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Virus puts love on hold as wedding numbers plunge


The number of Queenslanders choosing to tie the knot plunges as the coronavirus pandemic puts a cap on wedding guests.

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Figures from the Registry of Births, Deaths and Marriages show there were 652 marriages across the state in April 2020, compared to 2070 at the same time last year.

In March, 1503 couples married before public health measures were introduced to limit ceremonies to only five people.

As of June 1, gatherings of up to 20 people are allowed.

While the prospect of not being able to say “I do” in front of friends and family has prompted many couples to cancel their big day, the pandemic has provided a push for others to exchange vows.

Nurse Josie Husson made the “tough decision” to bring her wedding forward because she was concerned her job at Townsville University Hospital could see her forced into isolation.

She had planned to have 80 people at the ceremony but had to settle for just two witnesses.

“The church was very, very empty — it was different and very unusual,” Husson said.

“If we can get through a wedding during a pandemic then I guess we can get through anything.”

Even her husband’s three-year-old daughter, who was supposed to be their flower girl, was barred from entering and had to watch from the church stairs.

“That was a bit hard, because leading up to the wedding we were talking to her about how she was going to be part of our day, and it was going to be so lovely and special,” Husson said.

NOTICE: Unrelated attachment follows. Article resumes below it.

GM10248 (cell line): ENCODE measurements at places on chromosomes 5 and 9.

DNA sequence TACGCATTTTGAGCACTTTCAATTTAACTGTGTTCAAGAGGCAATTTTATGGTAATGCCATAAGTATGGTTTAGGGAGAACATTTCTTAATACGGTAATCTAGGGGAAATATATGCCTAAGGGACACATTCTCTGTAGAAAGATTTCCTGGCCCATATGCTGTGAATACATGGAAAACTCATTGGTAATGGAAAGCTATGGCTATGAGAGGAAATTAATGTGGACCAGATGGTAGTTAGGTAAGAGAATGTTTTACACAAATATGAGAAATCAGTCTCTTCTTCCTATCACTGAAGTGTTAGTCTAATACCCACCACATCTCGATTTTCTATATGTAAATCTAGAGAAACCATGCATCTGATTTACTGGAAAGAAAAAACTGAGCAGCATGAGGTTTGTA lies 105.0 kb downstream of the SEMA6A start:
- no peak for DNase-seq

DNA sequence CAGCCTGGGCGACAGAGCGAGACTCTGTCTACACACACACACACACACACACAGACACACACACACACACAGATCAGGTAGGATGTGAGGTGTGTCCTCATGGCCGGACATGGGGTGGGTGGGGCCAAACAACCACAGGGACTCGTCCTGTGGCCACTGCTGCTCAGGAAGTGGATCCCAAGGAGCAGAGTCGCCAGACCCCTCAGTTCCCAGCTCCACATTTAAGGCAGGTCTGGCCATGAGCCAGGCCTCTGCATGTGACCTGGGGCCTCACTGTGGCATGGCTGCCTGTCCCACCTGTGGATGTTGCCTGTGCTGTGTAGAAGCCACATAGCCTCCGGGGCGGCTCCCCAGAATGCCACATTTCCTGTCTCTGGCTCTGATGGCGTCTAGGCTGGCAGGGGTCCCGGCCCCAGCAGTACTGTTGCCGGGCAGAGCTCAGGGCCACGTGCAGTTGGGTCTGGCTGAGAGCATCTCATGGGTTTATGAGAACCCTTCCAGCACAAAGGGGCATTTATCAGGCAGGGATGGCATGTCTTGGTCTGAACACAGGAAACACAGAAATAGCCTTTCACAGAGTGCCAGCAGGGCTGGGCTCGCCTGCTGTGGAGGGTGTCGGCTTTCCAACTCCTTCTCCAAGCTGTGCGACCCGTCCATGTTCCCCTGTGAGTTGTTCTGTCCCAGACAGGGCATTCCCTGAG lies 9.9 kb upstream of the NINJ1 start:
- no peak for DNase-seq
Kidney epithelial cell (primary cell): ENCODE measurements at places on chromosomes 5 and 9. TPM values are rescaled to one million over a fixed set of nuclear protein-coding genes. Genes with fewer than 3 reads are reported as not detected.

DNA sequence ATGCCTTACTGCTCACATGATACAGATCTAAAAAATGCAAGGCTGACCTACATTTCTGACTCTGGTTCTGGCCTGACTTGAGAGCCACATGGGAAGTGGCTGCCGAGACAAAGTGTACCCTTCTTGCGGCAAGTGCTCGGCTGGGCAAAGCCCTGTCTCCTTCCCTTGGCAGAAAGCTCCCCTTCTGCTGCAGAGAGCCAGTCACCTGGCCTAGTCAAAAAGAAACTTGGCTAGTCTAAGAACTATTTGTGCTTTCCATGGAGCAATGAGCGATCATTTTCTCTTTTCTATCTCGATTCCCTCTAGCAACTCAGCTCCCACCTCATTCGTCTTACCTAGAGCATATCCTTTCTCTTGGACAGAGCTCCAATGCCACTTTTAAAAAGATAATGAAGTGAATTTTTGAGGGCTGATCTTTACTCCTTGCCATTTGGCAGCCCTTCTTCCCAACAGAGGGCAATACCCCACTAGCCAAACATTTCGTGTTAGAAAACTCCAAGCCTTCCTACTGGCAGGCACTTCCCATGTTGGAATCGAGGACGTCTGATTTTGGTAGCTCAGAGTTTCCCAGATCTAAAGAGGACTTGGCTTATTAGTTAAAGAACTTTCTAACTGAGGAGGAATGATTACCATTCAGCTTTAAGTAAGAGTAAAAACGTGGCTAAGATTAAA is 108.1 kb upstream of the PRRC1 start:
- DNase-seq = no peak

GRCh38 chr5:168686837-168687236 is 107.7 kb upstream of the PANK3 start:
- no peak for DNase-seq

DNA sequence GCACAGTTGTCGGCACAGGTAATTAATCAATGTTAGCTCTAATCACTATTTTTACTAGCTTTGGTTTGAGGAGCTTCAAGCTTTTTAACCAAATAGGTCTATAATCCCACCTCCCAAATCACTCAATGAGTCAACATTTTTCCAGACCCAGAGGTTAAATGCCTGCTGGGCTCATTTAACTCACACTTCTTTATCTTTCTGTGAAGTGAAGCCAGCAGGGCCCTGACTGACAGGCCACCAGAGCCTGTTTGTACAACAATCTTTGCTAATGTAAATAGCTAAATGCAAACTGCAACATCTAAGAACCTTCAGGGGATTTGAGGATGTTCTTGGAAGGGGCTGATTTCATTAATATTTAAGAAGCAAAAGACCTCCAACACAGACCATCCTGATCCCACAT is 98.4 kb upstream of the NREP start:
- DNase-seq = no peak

“There was someone there saying ‘No, she’s not to step foot in here’, so they were definitely very strict on the five-people rule.”

Townsville wedding planner Karen Baldwin said there were many unanswered questions about how social-distancing rules would apply to wedding parties.

“Since the end of March we have had a 100 per cent cancellation or rescheduling of all of our bookings to date,” Baldwin said.

“The only income we’ve been getting is through deposits for bookings into 2021 — we’re just in sleep mode.”

Baldwin said ceremonies would likely remain on hold until gatherings of 100 people were permitted again.

“A lot of our clients still stuck with their original wedding date and did an elopement, and then rescheduled for 12 months’ time to have a vow renewal, and then have the big party after,” she said.

Husson said she had no regrets about bringing her ceremony forward.

“It being a little bit more intimate and more of an elopement was special because we were really able to focus on just us and didn’t have to worry about what could go wrong,” Husson said.

“The main focus was us getting married and the love.”

– ABC / Lily Nothling

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